The President is elected for a five-year term using the two-round system. The 171 members of the National Assembly are elected by three methods. The majority, 158, are elected from eight multi-member constituencies based on the seven regions and the Niamey metropolitan region; seats are allocated using the simple quotient and the highest averages method under proportional representation, and there is a 5% electoral threshold. A further eight members are elected from single-member constituencies to represent ethnic minorities, whilst five are elected from single-member constituencies to represent Nigeriens living abroad, with one constituency for each continent. The single member constituencies are elected on a first-past-the-post basis.
During the French colonial era, French citizens in Niger were able to vote in French referendums held in 1945, May 1946 and October 1946. In 1958 a constitutional referendum was held across the French colonial empire; rejection would result in immediate independence, whilst approval would result in the territory joining the French Community. In Niger the referendum was approved by 78% of voters.
The next referendum was held in 1987 on a National Charter that would establish non-elective, consultative institutions at both national and local levels, with official results showing 99.6% voting in favour. A constitutional referendum two years later saw the new constitution approved by a similar margin. Another constitutional referendum in 1992, which proposed reintroducing multi-party democracy, was approved by 90% of voters.
The 1996 coup led to a referendum that saw a new constitution approved by 92% of voters, whilst the 1999 coup resulted in another new constitution receive the approval of 90% of voters. A referendum in 2009 proposed suspending the constitution pending a rewrite, and was approved by 92.5% of voters, although it led to a constitutional crisis that resulted in another coup and another constitutional referendum in 2010, with 90% backing the new constitution.
This is the history of Niger. See also the history of Africa and the history of West Africa.
Politics of Niger takes place in a framework of a semi-presidential representative democratic republic, whereby the President of Niger is head of state and the Prime Minister of Niger head of government, and of a multi-party system. Executive power is exercised by the government. Legislative power is vested in both the government and the National Assembly.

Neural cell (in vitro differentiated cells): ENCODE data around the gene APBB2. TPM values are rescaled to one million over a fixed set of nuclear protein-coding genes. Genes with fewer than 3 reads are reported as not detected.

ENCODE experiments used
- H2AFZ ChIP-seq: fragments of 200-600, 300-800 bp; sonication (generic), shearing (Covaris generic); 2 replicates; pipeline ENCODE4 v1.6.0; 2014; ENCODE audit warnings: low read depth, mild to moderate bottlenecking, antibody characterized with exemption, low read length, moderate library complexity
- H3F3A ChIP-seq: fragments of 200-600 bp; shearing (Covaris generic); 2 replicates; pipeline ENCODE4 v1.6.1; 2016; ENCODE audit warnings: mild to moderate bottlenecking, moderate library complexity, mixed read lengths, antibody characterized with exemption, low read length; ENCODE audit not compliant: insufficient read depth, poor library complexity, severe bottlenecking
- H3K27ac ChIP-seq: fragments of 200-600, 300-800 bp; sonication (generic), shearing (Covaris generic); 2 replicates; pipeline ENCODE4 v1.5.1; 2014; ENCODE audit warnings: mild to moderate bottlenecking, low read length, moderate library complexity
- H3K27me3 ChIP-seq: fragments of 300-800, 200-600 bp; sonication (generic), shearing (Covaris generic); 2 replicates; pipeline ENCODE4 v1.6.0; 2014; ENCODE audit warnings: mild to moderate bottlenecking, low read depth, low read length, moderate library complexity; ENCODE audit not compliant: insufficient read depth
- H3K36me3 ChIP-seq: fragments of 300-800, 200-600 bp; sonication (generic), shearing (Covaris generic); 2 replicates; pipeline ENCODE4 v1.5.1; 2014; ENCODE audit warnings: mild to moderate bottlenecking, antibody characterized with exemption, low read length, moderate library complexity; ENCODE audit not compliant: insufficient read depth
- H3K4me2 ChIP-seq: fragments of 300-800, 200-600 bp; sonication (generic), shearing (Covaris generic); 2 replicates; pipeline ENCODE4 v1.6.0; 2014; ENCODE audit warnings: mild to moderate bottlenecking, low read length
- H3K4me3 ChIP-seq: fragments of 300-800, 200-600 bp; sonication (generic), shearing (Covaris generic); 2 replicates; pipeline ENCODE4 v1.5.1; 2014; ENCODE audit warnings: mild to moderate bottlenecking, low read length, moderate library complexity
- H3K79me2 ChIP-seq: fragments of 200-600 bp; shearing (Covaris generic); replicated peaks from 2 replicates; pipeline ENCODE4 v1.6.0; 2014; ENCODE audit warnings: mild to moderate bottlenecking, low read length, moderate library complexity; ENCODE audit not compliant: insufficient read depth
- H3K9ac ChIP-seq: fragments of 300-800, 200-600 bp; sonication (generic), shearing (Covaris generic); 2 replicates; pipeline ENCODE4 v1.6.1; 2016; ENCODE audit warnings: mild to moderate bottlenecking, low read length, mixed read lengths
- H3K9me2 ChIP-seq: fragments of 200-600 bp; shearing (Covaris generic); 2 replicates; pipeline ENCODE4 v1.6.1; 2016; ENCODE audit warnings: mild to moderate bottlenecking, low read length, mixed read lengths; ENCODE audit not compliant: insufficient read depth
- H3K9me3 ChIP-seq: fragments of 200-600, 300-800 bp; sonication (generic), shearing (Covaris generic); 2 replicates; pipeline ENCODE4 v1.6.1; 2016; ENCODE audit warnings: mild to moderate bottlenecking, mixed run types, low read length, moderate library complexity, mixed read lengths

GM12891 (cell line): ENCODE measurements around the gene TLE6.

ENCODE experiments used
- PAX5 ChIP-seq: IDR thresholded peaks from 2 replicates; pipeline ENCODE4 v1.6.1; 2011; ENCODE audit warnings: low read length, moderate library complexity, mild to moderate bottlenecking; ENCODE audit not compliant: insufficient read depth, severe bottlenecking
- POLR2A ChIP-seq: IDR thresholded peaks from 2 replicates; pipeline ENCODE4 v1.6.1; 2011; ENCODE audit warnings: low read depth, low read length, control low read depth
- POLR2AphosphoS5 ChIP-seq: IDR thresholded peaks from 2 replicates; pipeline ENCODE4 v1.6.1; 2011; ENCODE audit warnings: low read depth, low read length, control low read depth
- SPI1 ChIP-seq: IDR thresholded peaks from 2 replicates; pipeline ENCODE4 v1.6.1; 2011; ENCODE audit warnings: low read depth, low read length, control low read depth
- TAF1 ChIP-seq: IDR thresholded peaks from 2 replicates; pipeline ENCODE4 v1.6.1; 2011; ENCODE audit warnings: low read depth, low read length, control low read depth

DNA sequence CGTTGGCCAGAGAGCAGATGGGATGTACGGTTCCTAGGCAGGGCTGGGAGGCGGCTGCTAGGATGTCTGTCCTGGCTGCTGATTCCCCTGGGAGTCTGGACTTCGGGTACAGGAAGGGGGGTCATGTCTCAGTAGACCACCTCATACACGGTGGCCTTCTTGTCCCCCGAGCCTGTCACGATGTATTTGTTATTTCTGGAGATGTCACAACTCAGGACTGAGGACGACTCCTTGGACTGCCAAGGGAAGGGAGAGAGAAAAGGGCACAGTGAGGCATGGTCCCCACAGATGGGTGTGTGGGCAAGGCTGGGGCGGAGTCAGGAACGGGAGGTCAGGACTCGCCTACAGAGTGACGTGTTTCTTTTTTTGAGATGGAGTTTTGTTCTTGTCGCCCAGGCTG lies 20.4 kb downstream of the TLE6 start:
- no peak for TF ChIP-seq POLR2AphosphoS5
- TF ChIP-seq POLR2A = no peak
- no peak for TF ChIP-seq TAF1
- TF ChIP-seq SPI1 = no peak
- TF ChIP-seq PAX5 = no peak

Lieutenant Colonel (ret.) Mamadou Tandja is a Nigerien politician who was President of Niger from 1999 to 2010. He was President of the National Movement of the Development Society (MNSD) from 1991 to 1999 and unsuccessfully ran as the MNSD's presidential candidate in 1993 and 1996 before being elected to his first term in 1999. While serving as President of Niger, he was also Chairman of the Economic Community of West African States from 2005 to 2007.
Mahamane Ousmane is a Nigerien politician. He was the first democratically elected and fourth President of Niger, serving from 16 April 1993 until his ousting in a military coup d'état on 27 January 1996. He has continued to run for president in each election since his ousting, and he was president of the National Assembly from December 1999 to May 2009. He is the president of the Democratic and Social Convention-Rahama (CDS), a major political party that is currently in opposition.
Mahamadou Issoufou is a Nigerien politician who has been the President of Niger since 7 April 2011. Issoufou was the Prime Minister of Niger from 1993 to 1994, President of the National Assembly from 1995 to 1996, and he has been a candidate in each presidential election since 1993. He led the Nigerien Party for Democracy and Socialism (PNDS-Tarayya), a social democratic party, from its foundation in 1990 until his election as president in 2011. During the Presidency of Mamadou Tandja (1999–2010), Issoufou was the main opposition leader.
The National Movement for the Development of Society is a political party in Niger. Founded under the military government of the 1974-1990 period, it was the ruling party of Niger from 1989 to 1993 and again from 1999 until a coup on February 18, 2010, by a military junta called the Supreme Council for the Restoration of Democracy (CSRD) ousted the president, Mamadou Tandja.
The Nigerien Progressive Party – African Democratic Rally is a political party in Niger. It was the leading political party of the pre-independence era, becoming the sole legal party of the First Republic (1960–1974). It was led by Niger's first President, Hamani Diori. After the end of military rule, the party reappeared as a minor parliamentary party led by Diori's son, Abdoulaye Hamani Diori.